17. The challenges faced by kelp forests tragically proves a yet another useful index of the consequences of global warming, if not a canary in the coal mine, if one is needed, of massive consequence. Although the coal mine is not being tested for fumes, but caving in, and the canary will be pulling an entire ecosystem with it, rather than being only a proverbial test case able to be sacrificed for safety’s sake. The mapping of the strartling fragility of the kelp forest affirms the delicate nature of its presence, however, and the delicate nature of the goldilocks moment of ocean temperatures and their global distribution.
If Mike Bostock’s live code from Observables has used data from the National Climatic Data Center to show where seasons exist, by temperature variations across the lower forty-eight since 1895, where the concentration of greatest mean variables locate seasonality in the midwest, and confirm temperate California and the Keys, making deep waters of the Pacific provide the perfect cooling baths to nourish kelp, and its coastal waters places for their relative flourishing, fed by regular mineral upwellings.
Seaweed forests were however stunningly appreciated as the sudden nature of their decline for the first time occasioned examination of the role such huge kelp forests have long played, both with rising oceanic temperatures, and the invasion of purple sea urchins that, facing a lack of other food sources of nourishment, and fewer natural predators, have all but decimated in its once expansive forests, and that stand to change the submarine populations of abalone, fish, and snails in ways from which we can rarely imagine a clear route of rebound.
Indeed, the 100,000 gallon tank of coastal waters with abalone, starfish, and bull kelp that was designed in the California Academy of Sciences in San Francisco that promised dives into the kelp forest to illustrate its wealth ofcoastal biodiversity in Northern California’s near coastal waters.
The danger that the exhibi will in itself become a “time machine,” as suggested Kendra Pierre-Louis, as much of the kelp once recovered from coastal Califorian waters collapses, and a sensitive environment and habitat becomes a desert, as beds of bull kelp whose growth fostered by upwellings are overgrazed. Although the waters’ nutritious sediment had allowed the kelp to growth as quickly as ten inches each day, rapidly regrowing meadows in a sort of Edenic bounty, kelp cover is disappearing from local waters where fishing, based on aerial surveys of the California Fish and Wildlife Services challenge one to imagine the broader notion of what a Marine Protected Area might be. A terrifying cascading implications of global warming on our coastal oceans and coastal ecosystems is provoked by the maps of a hugely reduced presence of kelp beds in Northern California, between 2008 and 2014.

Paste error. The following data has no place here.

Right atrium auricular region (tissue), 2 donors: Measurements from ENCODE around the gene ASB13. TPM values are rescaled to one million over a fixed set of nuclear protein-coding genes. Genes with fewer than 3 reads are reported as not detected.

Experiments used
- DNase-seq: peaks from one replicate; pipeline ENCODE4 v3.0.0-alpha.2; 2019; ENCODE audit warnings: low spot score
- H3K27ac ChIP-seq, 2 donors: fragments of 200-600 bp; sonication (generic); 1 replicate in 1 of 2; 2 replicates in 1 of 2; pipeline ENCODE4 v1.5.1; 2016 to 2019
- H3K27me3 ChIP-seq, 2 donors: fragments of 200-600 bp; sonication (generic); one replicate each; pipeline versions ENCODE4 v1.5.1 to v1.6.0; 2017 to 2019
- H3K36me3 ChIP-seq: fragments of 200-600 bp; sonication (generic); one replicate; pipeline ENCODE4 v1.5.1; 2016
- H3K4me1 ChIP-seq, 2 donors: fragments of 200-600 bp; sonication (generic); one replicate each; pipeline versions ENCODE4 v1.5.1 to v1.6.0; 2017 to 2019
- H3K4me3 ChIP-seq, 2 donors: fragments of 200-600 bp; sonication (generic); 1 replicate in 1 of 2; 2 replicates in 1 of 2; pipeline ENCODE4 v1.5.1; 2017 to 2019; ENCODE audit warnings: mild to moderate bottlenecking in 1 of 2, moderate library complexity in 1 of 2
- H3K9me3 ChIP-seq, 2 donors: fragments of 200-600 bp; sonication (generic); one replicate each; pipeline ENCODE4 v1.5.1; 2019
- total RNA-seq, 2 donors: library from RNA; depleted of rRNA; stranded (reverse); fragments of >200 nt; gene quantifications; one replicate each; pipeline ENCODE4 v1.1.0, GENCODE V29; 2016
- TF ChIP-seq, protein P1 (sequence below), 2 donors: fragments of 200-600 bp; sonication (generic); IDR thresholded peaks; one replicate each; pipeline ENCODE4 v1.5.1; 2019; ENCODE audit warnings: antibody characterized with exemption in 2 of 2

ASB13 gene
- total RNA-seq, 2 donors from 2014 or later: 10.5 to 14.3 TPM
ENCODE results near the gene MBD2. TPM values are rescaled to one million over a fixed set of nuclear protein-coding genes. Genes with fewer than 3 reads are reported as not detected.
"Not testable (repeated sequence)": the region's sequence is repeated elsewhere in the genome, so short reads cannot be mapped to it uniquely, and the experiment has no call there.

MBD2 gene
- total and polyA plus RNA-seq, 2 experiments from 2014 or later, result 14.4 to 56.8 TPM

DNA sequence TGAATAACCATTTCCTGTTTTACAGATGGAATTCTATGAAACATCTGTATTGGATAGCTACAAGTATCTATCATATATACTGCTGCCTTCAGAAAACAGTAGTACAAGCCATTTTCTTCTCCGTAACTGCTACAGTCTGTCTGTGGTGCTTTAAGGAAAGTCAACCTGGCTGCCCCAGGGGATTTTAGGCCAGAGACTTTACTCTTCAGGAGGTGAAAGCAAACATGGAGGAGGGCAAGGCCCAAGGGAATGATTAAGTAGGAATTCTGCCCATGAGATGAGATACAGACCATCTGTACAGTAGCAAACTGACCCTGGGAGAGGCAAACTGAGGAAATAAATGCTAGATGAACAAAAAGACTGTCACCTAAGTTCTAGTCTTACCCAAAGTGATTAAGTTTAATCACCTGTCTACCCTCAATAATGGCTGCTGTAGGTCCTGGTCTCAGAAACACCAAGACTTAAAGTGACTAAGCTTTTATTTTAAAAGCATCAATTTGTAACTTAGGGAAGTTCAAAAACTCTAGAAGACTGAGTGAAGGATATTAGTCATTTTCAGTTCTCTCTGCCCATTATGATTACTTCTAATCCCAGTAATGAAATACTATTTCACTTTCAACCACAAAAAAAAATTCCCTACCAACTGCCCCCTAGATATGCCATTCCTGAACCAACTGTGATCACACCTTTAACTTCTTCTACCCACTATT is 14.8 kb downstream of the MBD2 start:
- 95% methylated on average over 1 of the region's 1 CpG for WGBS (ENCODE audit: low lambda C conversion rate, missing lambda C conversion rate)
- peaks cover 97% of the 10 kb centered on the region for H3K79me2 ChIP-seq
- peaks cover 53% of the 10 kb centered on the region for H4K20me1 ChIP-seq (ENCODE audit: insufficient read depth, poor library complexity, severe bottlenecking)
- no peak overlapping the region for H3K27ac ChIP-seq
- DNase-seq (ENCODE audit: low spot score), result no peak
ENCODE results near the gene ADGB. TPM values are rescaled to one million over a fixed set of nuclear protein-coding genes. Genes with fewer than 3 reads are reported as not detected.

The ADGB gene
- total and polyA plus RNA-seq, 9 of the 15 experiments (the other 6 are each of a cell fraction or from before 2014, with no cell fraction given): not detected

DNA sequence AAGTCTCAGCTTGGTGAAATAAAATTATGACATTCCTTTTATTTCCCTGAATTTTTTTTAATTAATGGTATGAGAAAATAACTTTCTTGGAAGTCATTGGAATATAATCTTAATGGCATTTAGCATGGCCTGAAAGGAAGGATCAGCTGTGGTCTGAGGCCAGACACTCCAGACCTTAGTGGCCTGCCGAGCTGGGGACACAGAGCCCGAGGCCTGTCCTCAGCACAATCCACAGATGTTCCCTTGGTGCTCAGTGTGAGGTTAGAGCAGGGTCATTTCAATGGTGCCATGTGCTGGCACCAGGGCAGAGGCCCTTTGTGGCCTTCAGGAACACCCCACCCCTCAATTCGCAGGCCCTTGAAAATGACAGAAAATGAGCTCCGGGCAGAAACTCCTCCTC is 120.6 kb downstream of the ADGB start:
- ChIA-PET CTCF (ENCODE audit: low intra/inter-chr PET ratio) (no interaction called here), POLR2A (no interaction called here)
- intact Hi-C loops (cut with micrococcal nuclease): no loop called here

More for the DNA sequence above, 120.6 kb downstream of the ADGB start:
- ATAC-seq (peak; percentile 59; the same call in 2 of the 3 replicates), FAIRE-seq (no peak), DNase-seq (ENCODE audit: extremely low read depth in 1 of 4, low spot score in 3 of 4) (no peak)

Shifting kelp cover in these coastal regions, as recorded by the California Department of Fish & Wildlife, stand to shift the notion of the coastal ocean, and hamper its resilience, as mowed-down bull kelp of past abundance seem altogether absent from the coastal oceans where they used to offer copious food supplies.
The discovery of seaweeds as life forms in the nineteenth century mirrors a rise of often marginalized female scientists’ work. As taking up the absence of concerted studies, either attracted to the unobserved or attuned to or took up the slack for an absence of studies of seaweed as life forms worthy of careful scrutiny, in the mid-nineteenth century, returning, often, to Renaissance biological records of fascination with cataloging the conspicuous varieties of seaweeds found in Northern California in preserved form. The recovery and reappreciation of the forms discovered by these early naturalists–long hidden in libraries–offered evidence of the sailing of Spanish ships into the area of Northern California, and the specificity of algal families along the coastal shores.
The reappreciation of how species of seaweeds were for the first time identified and classified by early modern biologists helped to elevate lacy forms of life were elevated to the status of scientific observations. (The photography of seaweeds provided, perhaps, a new sense of freezing time, as did the preservation of seaweed samples, now housed in places like U.C. Berkeley’s Jepson Herbarium, now accessible, documenting subtidal varieties of seaweed species, in situ, allowing us to think of the sand and water surrounding their forms, and their place within the offshore sediment of a coastal ocean, rather than as isolated specimens of flora within a collection far removed from offshore marine life, but vitally tied to a healthy benthic habitat.
This post is dedicated to the memory of the avid naturalist Dr. Marjorie Winkler, whose detailed observation of coastal birds, seaweeds, and plants is a treasured memory of wandering on the coast of Wellfleet, MA. Even if Marjorie dedicated much attention to the remains of earth cores of sediment predating European settlement of America, based on microscopic deposits of pollen, seeds, and charcoal from the muddy bottom of kettle lakes like Thoreau’s Walden Pond as well as the algae at the bottom of Lake Mendota, WI, her long love was the ecology of the Cape’s coast.